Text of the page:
Can we imagine a future where every city and its citizens claim a deep connection with its surroundings, history, heritage, culture, knowledge systems and the commons? A future where every individual shares a convivial and compassionate relationship with each other and the rest of nature? A future where its people are taken care of and journey towards a more inclusive and just world? This article seeks to explore some of the activities and processes that can be worked out in a city space from an individual action level to the community level and a governance level to achieve the same, through some of the existing initiatives in the country.
City and accomodation
An association of young designers finds space where there seems to be none at first glance. There they create places of encounter, experience and exchange and transform the structures of their hometown.
Stuttgart. A surrounded city in Baden-Württemberg with a questionable reputation. The most traffic jams in Germany that pollute the air, a train station that could hardly be more controversial (Stuttgart21), rents that are going through the roof, a shortage of living space, no space. This image dominated the public at least a few years ago. The city was “completely privatized,” says Hanna, “there was no opportunity to shape it.” Since then, Stuttgart’s appearance has improved significantly. And Hanna was instrumental in that. As part of their master’s thesis, the architecture student and her fellow student Sebastian sat down with Urban about five years agoCommonsapart, i.e. common areas in the urban space. Where can you create this in a city so overbuilt? How can young people without a large financial budget get involved in urban design? And they found space. Albeit in a figurative sense.
Because vacant lots, at least affordable ones, hardly revealed themselves to the two students during their research. Instead, they found gaps in time, gaps in knowledge, gaps in communication, and the like. In an open discourse format, Hanna and Sebastian invited other interested parties to “collect gaps” every month. The rush was great, which was not surprising given the three architecture faculties in Stuttgart. Sarah also studied at one of these three faculties and took part in the discussion rounds at the time. “During the conversations, a mother gap quickly became apparent,” recalls the former student. This gap, which was mentioned again and again, was the Austrian square.
The square doesn’t look like a gap at first, it’s huge and central, a junction between the center and the southern part of the city. It is covered by two main roads, framed by a Catholic church and the building of a large insurance company, and also a meeting place for many homeless people. “An exciting place, very active and hybrid,” says Sarah. And yet a few years ago there was still a gap in knowledge and communication. “Everyone knew the subway station of the same name. But nobody knew the place itself,” says Hanna. That may be because Österreichischer Platz is owned by the city but was leased to a parking lot company for over thirty years. Only a small free area remained next to the parking lot. A gap from which Hanna, Sarah, Sebastian and the collective began to shake up the city life. The non-profit associationCity Gaps was born.
The aim of the association is not to fill gaps. The city is small enough as it is. On the contrary, the activists are concerned with opening up the gaps that have been found. This means making them visible and making the unused space accessible and usable for people and their needs, as stated on the association’s website. “We see it as an opportunity to create awareness for a common space and for the right to the city,” they write. The team tries to do this in an accessible way, with funny ideas, irritations – and above all with an appealing design.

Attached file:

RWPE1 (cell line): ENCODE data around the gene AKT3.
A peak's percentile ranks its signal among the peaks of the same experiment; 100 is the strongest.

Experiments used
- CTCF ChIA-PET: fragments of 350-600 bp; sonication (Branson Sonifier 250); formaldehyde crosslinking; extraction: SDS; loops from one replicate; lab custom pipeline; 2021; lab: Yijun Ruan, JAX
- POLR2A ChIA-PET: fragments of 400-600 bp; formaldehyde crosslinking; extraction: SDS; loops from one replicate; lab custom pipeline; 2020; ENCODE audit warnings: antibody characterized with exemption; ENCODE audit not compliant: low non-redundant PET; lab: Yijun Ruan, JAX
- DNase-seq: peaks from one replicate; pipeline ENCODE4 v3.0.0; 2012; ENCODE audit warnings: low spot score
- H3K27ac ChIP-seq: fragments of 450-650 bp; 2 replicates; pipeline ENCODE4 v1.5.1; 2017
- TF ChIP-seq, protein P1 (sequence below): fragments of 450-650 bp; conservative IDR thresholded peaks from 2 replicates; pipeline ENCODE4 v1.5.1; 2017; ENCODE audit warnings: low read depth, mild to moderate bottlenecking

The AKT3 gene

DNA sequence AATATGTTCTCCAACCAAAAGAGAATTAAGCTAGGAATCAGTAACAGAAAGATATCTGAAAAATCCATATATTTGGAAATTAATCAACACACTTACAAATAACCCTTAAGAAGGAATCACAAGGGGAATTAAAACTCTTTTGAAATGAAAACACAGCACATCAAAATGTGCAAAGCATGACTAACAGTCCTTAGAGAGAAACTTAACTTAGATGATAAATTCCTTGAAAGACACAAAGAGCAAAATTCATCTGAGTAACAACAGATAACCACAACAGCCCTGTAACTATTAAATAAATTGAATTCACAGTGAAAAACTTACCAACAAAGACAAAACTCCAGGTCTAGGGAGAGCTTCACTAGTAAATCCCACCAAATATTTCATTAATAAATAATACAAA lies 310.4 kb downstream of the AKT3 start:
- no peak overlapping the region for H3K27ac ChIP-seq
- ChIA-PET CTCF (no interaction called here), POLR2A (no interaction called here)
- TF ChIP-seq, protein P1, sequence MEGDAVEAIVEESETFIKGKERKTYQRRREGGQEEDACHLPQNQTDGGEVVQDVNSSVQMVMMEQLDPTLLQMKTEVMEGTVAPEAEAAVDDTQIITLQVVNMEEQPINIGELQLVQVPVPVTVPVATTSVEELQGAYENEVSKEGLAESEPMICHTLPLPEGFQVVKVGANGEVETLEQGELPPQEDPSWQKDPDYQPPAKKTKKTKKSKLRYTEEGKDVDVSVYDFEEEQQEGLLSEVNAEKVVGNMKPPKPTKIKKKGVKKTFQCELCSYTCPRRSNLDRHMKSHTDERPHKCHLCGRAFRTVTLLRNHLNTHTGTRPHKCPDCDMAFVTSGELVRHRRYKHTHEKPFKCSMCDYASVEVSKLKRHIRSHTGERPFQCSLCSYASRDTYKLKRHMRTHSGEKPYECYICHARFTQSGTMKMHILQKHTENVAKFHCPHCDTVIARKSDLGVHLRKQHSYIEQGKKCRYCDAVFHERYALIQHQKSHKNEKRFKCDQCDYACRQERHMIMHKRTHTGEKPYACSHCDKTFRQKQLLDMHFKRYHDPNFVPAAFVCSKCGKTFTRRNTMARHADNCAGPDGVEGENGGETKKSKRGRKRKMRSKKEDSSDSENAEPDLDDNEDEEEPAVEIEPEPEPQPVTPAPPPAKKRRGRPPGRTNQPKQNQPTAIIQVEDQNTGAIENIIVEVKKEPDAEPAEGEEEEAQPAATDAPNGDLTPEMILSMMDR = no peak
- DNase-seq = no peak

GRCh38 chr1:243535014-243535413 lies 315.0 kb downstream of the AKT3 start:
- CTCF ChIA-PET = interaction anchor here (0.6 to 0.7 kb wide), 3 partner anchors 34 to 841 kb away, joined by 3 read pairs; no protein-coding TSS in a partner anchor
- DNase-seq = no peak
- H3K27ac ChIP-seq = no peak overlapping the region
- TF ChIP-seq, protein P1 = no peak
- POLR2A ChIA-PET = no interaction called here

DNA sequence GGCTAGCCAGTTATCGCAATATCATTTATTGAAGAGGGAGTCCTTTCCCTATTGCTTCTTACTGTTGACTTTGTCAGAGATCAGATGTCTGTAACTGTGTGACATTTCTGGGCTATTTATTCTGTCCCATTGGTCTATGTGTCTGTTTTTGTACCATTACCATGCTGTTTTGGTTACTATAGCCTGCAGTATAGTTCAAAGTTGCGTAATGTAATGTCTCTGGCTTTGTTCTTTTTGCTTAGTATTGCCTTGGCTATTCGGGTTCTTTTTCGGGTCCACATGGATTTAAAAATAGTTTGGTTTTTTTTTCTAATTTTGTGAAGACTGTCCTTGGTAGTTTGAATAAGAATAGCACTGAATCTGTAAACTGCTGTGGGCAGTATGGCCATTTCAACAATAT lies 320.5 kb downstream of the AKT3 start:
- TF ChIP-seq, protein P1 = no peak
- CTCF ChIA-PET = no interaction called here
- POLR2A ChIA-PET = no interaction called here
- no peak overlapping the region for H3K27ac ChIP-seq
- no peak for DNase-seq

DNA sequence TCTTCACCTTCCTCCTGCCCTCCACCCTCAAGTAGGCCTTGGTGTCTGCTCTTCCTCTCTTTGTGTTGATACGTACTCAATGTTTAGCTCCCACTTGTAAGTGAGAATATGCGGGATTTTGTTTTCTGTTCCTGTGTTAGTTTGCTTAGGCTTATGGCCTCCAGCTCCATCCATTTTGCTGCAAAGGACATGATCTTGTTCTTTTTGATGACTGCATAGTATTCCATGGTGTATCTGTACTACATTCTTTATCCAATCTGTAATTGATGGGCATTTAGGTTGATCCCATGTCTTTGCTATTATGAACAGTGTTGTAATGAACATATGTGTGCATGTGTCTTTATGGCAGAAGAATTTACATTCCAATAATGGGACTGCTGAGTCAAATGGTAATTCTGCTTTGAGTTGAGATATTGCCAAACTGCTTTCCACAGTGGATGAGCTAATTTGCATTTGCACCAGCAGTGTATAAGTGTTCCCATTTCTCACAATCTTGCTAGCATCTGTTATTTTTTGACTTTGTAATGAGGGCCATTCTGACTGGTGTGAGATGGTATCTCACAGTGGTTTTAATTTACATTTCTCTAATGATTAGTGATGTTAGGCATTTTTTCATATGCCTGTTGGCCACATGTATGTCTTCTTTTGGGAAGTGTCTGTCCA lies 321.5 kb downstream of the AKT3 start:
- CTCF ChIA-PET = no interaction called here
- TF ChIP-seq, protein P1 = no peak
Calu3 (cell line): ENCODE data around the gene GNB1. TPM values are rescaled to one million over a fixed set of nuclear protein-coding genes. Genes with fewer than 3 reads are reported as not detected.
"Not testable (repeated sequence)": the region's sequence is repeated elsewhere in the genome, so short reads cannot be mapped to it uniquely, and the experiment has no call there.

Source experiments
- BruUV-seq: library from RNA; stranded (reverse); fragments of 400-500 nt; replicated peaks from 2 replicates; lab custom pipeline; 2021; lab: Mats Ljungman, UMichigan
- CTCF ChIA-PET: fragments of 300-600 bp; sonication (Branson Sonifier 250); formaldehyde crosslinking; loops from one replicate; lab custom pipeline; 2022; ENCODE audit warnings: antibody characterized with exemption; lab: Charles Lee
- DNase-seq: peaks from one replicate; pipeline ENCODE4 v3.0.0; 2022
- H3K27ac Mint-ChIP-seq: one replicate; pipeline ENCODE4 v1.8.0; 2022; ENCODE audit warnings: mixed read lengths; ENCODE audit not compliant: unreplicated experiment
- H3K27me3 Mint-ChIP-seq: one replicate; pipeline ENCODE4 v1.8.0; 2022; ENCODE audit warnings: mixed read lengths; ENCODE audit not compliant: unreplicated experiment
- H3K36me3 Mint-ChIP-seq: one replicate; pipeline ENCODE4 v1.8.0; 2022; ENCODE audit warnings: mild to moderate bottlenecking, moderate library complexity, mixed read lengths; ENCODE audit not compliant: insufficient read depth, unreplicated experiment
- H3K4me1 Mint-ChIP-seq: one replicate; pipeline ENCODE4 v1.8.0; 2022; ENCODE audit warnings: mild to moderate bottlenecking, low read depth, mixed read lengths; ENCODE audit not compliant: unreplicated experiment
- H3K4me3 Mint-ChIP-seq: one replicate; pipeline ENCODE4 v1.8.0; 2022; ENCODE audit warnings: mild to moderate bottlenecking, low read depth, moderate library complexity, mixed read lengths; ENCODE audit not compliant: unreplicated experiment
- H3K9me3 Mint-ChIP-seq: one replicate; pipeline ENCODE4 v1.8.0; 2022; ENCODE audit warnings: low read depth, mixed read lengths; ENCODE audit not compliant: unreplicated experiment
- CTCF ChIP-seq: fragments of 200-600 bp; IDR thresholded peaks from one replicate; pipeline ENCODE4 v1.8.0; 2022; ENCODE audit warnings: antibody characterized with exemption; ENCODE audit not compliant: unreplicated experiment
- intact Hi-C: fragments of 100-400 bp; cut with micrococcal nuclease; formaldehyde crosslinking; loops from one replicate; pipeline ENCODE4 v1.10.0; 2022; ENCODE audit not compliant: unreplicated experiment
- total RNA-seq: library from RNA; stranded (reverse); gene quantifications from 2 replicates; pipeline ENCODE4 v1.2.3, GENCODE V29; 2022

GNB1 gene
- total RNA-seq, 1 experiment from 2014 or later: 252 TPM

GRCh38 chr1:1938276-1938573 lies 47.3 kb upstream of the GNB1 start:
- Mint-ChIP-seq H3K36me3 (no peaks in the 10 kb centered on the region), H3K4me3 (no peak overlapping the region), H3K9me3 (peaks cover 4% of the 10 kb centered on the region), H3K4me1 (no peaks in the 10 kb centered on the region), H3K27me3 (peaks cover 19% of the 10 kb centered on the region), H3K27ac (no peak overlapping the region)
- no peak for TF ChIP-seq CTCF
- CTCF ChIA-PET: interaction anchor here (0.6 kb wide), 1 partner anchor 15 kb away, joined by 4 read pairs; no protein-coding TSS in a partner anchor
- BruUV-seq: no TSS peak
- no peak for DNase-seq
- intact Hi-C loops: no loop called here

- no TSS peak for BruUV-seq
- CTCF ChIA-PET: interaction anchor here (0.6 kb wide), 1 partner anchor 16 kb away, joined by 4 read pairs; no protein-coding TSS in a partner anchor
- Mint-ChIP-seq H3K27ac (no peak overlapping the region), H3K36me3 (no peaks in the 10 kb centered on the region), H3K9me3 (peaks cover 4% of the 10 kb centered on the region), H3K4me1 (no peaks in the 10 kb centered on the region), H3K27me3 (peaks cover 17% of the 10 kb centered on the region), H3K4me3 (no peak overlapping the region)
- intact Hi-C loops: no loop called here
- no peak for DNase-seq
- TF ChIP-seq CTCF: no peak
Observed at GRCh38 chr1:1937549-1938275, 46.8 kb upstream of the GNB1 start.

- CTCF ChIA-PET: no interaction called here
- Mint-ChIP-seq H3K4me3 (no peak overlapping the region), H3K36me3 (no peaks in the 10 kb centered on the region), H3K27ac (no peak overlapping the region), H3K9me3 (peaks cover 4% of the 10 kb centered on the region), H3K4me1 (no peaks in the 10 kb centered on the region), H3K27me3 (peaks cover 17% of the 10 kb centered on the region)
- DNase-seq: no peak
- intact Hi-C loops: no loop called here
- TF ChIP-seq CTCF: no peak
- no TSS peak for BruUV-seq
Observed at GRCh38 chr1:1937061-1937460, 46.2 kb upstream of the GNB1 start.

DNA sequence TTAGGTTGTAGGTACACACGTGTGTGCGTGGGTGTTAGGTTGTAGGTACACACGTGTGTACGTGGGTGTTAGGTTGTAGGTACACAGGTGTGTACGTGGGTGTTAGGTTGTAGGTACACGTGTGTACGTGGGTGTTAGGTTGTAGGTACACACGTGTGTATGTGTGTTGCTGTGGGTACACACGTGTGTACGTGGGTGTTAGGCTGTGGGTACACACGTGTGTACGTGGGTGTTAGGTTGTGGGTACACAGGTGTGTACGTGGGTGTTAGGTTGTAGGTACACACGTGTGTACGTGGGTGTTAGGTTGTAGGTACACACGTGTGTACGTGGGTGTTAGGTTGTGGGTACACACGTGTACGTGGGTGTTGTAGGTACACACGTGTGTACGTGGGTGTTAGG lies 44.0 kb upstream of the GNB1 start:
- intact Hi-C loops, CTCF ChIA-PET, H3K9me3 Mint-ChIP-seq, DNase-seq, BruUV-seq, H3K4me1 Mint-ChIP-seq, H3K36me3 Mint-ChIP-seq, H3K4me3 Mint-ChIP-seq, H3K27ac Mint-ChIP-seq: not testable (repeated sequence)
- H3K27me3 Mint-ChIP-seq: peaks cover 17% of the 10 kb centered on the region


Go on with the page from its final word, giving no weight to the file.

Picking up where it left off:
“Design has something to do with appreciation,” says Hanna. And Sarah adds: “It takes careful design of processes to arouse interest. Simply placing Ikea furniture in public space and then sitting down is not enough.” In order to draw the attention of the city’s residents to Österreichischer Platz, the young designers designed and built a souvenir shop, for example. From then on, lovingly designed souvenirs such as scarves, jute bags and beer coasters helped the people of Stuttgart to remember a place that most of them had never known before.
Unlike in the usual souvenir shops, the memorabilia were not sold, but wandered over the counter for a voluntary donation. All Stadtlücke actions are basically free of charge so that they are accessible to as many people as possible. Another motto of the association: Never finish designing, but leave processes open. Idea cards were also laid out at the souvenir shop. “What could be better here?” It said, as well as a collection of suggestions for improvement for the Österreichischer Platz, which could be voted on locally and online. Within a few days, 12,000 people voted, and in the end a skate park won the race.
Beyond that, everyone was and is invited to get involved. “We have space and electricity. Who wants to do something?” Hanna summarizes the club’s approach. In the two weeks that Stadtlücken was initially on site at Österreichischer Platz, light shows and herb tours were held, and students from the neighboring high school curated an exhibition. And with the members of the Catholic St. Maria Church, who brought the active coffee, the next cooperation came about.
For two weeks in the following year, the premises of the church became the setting for a motley programme. A trampoline was set up there, a DJ put on tunes, and tango was danced. Everything one after the other, of course. “Of course there were also church services,” says Sarah. “But they were designed to be interactive, with a round table at which the future of St. Mary’s Church was discussed.”
Again and again the Stadtlücken would like to invite people to see themselves as part of the public space and to get involved in its design. A concept that works and inspires, even beyond the city limits. For example, the campaign in the St. Maria Church received a positive response from the entire Catholic community in southern Germany. And the young designers and activists are also diligently networking with similar projects, Hanna and Sarah name the Platzprojekt in Hanover and the Raumstation collective with offices in Weimar, Berlin and Vienna. But back to Stuttgart. There, in its homeland, the young club has already cleaned up the dusty structures of the speculative city.